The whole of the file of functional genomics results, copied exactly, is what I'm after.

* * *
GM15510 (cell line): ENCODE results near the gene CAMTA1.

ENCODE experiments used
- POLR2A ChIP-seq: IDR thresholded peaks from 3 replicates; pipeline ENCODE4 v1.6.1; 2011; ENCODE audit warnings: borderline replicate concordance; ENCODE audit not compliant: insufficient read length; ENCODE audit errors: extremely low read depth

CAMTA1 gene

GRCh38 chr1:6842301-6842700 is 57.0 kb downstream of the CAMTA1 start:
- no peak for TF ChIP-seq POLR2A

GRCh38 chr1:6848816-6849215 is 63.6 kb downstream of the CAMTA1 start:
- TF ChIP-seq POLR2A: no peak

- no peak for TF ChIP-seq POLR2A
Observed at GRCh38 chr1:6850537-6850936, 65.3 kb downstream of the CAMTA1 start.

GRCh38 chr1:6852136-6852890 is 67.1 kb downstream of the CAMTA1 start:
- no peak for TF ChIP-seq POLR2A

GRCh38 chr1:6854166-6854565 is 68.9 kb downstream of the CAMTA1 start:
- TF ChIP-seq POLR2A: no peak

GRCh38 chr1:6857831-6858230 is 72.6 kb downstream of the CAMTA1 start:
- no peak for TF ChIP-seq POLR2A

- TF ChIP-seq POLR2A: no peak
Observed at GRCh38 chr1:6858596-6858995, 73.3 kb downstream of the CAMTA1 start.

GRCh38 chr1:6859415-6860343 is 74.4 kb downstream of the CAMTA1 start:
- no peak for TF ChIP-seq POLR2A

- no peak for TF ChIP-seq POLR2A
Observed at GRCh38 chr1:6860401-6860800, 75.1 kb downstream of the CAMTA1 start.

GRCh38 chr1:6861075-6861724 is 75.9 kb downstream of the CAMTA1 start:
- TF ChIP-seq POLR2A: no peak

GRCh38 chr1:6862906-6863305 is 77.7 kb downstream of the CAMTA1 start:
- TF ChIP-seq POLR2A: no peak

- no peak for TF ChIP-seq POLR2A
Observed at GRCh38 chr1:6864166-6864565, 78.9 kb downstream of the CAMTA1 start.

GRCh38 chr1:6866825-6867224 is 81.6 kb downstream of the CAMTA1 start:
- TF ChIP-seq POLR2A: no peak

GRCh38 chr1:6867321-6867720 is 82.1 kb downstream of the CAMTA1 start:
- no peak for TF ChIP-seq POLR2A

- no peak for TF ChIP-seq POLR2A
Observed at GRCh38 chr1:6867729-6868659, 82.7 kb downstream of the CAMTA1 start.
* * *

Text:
GM15510 (cell line): ENCODE results near the gene CAMTA1.

ENCODE experiments used
- POLR2A ChIP-seq: IDR thresholded peaks from 3 replicates; pipeline ENCODE4 v1.6.1; 2011; ENCODE audit warnings: borderline replicate concordance; ENCODE audit not compliant: insufficient read length; ENCODE audit errors: extremely low read depth

CAMTA1 gene

GRCh38 chr1:6842301-6842700 is 57.0 kb downstream of the CAMTA1 start:
- no peak for TF ChIP-seq POLR2A

GRCh38 chr1:6848816-6849215 is 63.6 kb downstream of the CAMTA1 start:
- TF ChIP-seq POLR2A: no peak

- no peak for TF ChIP-seq POLR2A
Observed at GRCh38 chr1:6850537-6850936, 65.3 kb downstream of the CAMTA1 start.

GRCh38 chr1:6852136-6852890 is 67.1 kb downstream of the CAMTA1 start:
- no peak for TF ChIP-seq POLR2A

GRCh38 chr1:6854166-6854565 is 68.9 kb downstream of the CAMTA1 start:
- TF ChIP-seq POLR2A: no peak

GRCh38 chr1:6857831-6858230 is 72.6 kb downstream of the CAMTA1 start:
- no peak for TF ChIP-seq POLR2A

- TF ChIP-seq POLR2A: no peak
Observed at GRCh38 chr1:6858596-6858995, 73.3 kb downstream of the CAMTA1 start.

GRCh38 chr1:6859415-6860343 is 74.4 kb downstream of the CAMTA1 start:
- no peak for TF ChIP-seq POLR2A

- no peak for TF ChIP-seq POLR2A
Observed at GRCh38 chr1:6860401-6860800, 75.1 kb downstream of the CAMTA1 start.

GRCh38 chr1:6861075-6861724 is 75.9 kb downstream of the CAMTA1 start:
- TF ChIP-seq POLR2A: no peak

GRCh38 chr1:6862906-6863305 is 77.7 kb downstream of the CAMTA1 start:
- TF ChIP-seq POLR2A: no peak

- no peak for TF ChIP-seq POLR2A
Observed at GRCh38 chr1:6864166-6864565, 78.9 kb downstream of the CAMTA1 start.

GRCh38 chr1:6866825-6867224 is 81.6 kb downstream of the CAMTA1 start:
- TF ChIP-seq POLR2A: no peak

GRCh38 chr1:6867321-6867720 is 82.1 kb downstream of the CAMTA1 start:
- no peak for TF ChIP-seq POLR2A

- no peak for TF ChIP-seq POLR2A
Observed at GRCh38 chr1:6867729-6868659, 82.7 kb downstream of the CAMTA1 start.